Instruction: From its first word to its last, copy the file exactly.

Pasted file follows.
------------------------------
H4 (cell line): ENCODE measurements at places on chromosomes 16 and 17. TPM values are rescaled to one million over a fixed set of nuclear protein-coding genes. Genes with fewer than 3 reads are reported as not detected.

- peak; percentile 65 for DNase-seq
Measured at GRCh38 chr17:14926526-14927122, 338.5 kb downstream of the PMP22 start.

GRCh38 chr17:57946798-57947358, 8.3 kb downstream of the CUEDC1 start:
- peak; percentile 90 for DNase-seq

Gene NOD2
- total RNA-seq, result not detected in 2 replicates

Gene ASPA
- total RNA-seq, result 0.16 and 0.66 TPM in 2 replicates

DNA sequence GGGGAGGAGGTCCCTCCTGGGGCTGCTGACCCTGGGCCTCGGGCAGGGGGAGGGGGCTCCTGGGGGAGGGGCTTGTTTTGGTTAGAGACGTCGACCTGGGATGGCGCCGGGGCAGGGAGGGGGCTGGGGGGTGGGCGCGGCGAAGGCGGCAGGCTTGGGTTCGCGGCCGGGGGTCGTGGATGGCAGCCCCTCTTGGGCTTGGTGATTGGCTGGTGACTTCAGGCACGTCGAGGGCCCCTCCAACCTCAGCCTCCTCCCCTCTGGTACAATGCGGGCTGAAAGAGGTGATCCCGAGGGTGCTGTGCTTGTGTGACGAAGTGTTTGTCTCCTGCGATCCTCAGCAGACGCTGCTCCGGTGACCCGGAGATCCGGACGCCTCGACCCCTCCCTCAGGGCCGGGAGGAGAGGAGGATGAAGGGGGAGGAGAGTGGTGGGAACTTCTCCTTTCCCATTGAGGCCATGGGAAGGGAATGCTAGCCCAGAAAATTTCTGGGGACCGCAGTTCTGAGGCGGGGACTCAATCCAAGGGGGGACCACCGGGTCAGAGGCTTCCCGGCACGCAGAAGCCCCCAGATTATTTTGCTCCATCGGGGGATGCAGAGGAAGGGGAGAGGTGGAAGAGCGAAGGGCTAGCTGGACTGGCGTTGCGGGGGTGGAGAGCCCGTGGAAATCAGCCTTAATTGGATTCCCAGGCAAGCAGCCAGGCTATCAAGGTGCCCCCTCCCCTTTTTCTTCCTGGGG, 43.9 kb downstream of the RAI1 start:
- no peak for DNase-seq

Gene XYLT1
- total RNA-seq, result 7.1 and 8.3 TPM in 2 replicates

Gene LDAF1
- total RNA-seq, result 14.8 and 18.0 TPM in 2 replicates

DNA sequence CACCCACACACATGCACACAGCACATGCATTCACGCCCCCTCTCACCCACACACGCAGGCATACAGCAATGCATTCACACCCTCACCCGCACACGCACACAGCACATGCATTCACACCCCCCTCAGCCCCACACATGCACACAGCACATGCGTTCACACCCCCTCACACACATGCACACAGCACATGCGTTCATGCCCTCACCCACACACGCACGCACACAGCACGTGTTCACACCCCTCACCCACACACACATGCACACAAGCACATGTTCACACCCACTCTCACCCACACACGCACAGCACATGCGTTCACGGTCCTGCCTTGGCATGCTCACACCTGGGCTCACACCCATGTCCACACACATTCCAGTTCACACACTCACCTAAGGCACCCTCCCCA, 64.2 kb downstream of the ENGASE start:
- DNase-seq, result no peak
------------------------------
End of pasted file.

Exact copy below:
H4 (cell line): ENCODE measurements at places on chromosomes 16 and 17. TPM values are rescaled to one million over a fixed set of nuclear protein-coding genes. Genes with fewer than 3 reads are reported as not detected.

- peak; percentile 65 for DNase-seq
Measured at GRCh38 chr17:14926526-14927122, 338.5 kb downstream of the PMP22 start.

GRCh38 chr17:57946798-57947358, 8.3 kb downstream of the CUEDC1 start:
- peak; percentile 90 for DNase-seq

Gene NOD2
- total RNA-seq, result not detected in 2 replicates

Gene ASPA
- total RNA-seq, result 0.16 and 0.66 TPM in 2 replicates

DNA sequence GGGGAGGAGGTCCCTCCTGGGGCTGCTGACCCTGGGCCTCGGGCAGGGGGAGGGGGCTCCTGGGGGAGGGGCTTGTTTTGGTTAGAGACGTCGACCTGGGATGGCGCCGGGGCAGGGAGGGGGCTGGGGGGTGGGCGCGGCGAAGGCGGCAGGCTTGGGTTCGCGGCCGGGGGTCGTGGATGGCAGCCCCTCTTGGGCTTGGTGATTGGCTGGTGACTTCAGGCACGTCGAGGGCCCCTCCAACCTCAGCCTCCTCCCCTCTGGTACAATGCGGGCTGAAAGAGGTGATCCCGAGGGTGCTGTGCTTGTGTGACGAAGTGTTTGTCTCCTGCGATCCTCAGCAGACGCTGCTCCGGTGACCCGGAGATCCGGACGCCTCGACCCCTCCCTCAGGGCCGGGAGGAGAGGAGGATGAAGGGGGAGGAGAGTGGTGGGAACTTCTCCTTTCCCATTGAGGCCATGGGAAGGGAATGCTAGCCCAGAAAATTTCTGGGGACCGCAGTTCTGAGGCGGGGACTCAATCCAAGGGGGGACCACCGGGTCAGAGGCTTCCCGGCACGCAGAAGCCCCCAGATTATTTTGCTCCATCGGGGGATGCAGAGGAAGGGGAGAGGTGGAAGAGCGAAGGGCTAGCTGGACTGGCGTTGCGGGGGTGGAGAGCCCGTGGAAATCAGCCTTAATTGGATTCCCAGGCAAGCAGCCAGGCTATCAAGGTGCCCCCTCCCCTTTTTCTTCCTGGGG, 43.9 kb downstream of the RAI1 start:
- no peak for DNase-seq

Gene XYLT1
- total RNA-seq, result 7.1 and 8.3 TPM in 2 replicates

Gene LDAF1
- total RNA-seq, result 14.8 and 18.0 TPM in 2 replicates

DNA sequence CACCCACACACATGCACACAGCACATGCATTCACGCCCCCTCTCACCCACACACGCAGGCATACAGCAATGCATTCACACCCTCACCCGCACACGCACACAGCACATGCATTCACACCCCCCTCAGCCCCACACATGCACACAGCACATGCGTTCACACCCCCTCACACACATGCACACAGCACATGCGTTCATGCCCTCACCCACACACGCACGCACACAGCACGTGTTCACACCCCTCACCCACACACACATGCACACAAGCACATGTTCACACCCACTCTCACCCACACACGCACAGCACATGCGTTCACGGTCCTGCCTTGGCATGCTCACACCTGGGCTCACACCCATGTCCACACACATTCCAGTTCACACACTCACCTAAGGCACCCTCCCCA, 64.2 kb downstream of the ENGASE start:
- DNase-seq, result no peak